Early in the new season of Netflix’s unscripted series “Selling Sunset,” launching Nov. 24, an employee at a realty firm offers to give a newly hired colleague some advice. “I know you said it’s just like high school,” she notes, before launching into a monologue about how she “fell into this trap” of believing a co-worker’s kind exterior and how another office employee is “jelly-fishy” — “‘cause jellyfish have no spines or whatever.” Christine Quinn, the star of “Selling Sunset,” delivers these observations calmly and conversationally, as if unloading is a daily practice, before punctuating it all with a goofy, face-shaking impression of how a jellyfish moves.
It’s classic Quinn: Observing that a situation is rife with gossip and unkindness before, without evidently noticing a contradiction, merrily making it worse, and doing so with a drama-club president’s panache. Many of the personalities on “Selling Sunset” are somewhat more muted, or at least balanced between the desire to advance one’s own cause while still coming across as a relatable person on television. And that may be why Quinn, a lover of spectacle, sees them as lacking her particular brand of realness and self-knowledge. “Selling Sunset” might be successful without Quinn: The show has plenty of aspects that compel and distract. But it’s Quinn who gives it backbone.
Perhaps all long-running reality series need a person who’s not just fundamentally unashamed to be on camera but who in some sense needs to be. And Quinn, more than any of her castmates, seems to have found herself in the right place. The stated action of “Selling Sunset” is the trade of huge-ticket homes, with massive footprints, views of Los Angeles, and amenities beyond the dreams of an ordinary person. (Unlike “Vanderpump Rules,” another workplace reality show set in Los Angeles, “Selling Sunset” takes pains to make its settings appear exclusive and burnished, a reason why the show has grown so addictive.)
Especially in comparison with her co-lead, Chrishell Stause — a sweetly relatable actor and media figure who seems at times slightly mortified to have the details of her life broadcast — Quinn lives with an outsizedness that seems to suit the properties she sells. Encountering her is a part of the luxury real-estate experience, and — like the best oddballs — Quinn doesn’t see any other way to be.
Which is not to say that she’s necessarily better at selling houses than any of her more sedate castmates — or that her castmates are indeed “sedate” by an objective standard. But Quinn’s figured out how to be on TV, and it appears that the answer is by being herself. Her ease, for instance, in screaming beret-to-bootie Versace print suggests someone who trusts that manic accessorizing will bring out, rather than obscure, the volume of her own personality. Quinn’s aesthetic, bright, loud, and post-sense of occasion, is a key part of the show. Last season, Quinn’s over-the-top “gothic winter wonderland-themed” wedding was featured heavily; Quinn commented in the press that she was only disappointed that more of it was not shown.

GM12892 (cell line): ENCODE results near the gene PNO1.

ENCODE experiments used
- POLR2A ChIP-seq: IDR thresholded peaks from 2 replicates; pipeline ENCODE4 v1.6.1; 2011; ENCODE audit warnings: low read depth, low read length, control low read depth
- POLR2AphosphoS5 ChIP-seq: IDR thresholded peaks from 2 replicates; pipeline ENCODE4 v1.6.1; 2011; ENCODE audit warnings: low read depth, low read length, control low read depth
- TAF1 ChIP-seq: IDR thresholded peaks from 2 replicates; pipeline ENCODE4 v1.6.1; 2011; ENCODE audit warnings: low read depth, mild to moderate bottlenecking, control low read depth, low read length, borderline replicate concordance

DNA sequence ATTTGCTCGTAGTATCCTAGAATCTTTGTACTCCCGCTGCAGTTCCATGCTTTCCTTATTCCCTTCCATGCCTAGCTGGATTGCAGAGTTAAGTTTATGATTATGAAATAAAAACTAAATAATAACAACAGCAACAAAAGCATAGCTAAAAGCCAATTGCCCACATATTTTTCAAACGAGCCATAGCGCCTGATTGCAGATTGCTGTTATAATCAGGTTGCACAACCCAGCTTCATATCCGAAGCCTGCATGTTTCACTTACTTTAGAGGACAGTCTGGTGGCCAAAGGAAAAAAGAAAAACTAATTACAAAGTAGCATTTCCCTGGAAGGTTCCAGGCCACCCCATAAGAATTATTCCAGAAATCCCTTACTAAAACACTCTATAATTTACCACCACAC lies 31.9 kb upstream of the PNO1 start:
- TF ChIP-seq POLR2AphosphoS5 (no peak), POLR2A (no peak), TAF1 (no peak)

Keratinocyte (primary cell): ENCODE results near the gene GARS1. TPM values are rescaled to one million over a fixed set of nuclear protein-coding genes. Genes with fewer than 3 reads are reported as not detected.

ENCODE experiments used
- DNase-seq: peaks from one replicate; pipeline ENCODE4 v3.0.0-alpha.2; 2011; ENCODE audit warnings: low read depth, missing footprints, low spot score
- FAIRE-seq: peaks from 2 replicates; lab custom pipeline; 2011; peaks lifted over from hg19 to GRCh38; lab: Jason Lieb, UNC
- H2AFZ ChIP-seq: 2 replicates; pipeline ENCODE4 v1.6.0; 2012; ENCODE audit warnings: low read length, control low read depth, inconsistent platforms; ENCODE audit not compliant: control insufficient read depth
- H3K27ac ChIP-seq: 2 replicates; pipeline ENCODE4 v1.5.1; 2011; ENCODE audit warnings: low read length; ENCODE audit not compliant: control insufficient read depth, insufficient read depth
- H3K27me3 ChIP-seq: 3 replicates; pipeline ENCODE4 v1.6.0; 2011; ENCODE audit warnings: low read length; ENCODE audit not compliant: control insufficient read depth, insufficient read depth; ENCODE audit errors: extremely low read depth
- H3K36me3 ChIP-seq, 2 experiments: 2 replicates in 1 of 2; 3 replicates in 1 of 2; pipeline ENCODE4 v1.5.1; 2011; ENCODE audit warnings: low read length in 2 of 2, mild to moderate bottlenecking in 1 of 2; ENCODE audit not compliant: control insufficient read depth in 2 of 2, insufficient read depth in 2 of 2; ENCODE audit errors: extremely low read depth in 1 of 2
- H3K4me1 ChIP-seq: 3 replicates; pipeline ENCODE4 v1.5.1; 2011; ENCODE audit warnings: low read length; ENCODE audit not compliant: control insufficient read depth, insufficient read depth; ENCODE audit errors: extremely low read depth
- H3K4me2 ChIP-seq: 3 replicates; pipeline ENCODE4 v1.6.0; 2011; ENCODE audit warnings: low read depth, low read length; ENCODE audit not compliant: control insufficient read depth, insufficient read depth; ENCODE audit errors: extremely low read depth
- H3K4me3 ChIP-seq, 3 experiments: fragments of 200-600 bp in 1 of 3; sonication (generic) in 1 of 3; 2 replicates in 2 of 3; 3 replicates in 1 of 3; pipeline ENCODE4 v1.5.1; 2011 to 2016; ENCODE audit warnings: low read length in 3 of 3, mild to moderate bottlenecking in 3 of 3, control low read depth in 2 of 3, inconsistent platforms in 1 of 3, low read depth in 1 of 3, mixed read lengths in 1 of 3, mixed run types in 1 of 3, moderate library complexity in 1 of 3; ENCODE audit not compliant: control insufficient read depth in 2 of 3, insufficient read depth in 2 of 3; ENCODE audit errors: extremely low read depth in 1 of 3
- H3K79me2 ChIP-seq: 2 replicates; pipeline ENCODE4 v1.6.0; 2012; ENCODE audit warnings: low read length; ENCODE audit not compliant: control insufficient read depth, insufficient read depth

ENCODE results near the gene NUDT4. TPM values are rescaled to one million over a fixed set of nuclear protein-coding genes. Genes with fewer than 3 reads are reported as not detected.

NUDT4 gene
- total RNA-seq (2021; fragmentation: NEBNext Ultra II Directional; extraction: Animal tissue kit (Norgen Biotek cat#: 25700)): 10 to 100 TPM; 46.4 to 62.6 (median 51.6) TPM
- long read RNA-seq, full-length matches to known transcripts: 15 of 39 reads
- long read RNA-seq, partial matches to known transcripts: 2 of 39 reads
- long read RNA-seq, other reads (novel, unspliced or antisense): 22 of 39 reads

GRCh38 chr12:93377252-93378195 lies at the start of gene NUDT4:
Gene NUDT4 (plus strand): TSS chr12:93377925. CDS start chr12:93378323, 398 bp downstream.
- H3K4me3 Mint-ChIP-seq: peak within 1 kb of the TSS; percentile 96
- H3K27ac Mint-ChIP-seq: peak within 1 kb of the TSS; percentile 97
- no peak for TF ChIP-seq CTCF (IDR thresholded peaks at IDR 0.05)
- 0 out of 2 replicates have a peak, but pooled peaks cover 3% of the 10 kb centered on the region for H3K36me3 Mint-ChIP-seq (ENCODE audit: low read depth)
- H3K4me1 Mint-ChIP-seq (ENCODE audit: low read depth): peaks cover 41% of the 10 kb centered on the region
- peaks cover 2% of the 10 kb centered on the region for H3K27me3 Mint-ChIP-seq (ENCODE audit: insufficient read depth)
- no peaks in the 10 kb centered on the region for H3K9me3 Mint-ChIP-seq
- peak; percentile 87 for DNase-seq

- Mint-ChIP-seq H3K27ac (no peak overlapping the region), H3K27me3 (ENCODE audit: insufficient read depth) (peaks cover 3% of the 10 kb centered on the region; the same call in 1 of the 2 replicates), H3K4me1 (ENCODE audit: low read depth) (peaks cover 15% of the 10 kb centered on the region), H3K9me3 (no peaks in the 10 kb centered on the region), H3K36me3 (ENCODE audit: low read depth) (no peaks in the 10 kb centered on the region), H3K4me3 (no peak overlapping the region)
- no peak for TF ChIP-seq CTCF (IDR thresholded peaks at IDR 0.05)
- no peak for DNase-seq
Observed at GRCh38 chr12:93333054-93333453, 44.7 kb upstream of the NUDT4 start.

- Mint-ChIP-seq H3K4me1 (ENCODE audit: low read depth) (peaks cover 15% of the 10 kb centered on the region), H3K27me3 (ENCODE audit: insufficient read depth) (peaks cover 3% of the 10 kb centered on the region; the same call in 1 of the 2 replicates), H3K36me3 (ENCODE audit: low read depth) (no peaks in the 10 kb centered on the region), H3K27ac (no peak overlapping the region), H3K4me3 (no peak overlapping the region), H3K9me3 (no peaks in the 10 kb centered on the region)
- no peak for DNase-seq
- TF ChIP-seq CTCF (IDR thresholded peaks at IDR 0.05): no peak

Quinn’s understanding of herself as the protagonist of an ensemble show has begun to shape that show’s reality. Stause is closer to the show’s center, having lived through a high-profile divorce in the time the show’s been airing. But Quinn seems focused on making drama out of the everyday, and doing so with a serenity and calm that suggests she knows no other way to be. The promise that much of this new season will center around Quinn’s conflict with a rival with whom she has a longstanding grudge — explained in exposition to a colleague that’s delivered as plainly as if Quinn were describing her morning routine — suggests that “Selling Sunset” knows where its power lies. In an argument, Quinn operates with a precision of vision that suggests not merely that she knows what she believes but that she knows how to get what she wants out of the conversation being aired on TV.
All of which makes “Selling Sunset” a game within a game: There’s the inherent competition to sell more houses and get more and better listings. And then there’s the challenge to outdo your castmates, which Quinn wins every time. In the same episode where she counseled a coworker on the frantic, rivalrous atmosphere at the office, Quinn throws herself a baby shower, which her chief rivals do not attend. Why not use a milestone as an opportunity to flex? She’s surrounded by birds-of-paradise and literal exotic birds, as we cut between Quinn’s celebration and her colleagues gathered at a dinner to discuss her unreachability and aloofness. Those who must deal with Quinn are frustrated by her, keeping the drama engine of an addictively debatable show spinning. And Quinn strides through the party she’s planned for herself, an apex predator in a jungle of her own design.
Season 4 of Netflix’s “Selling Sunset” begins streaming Nov. 24.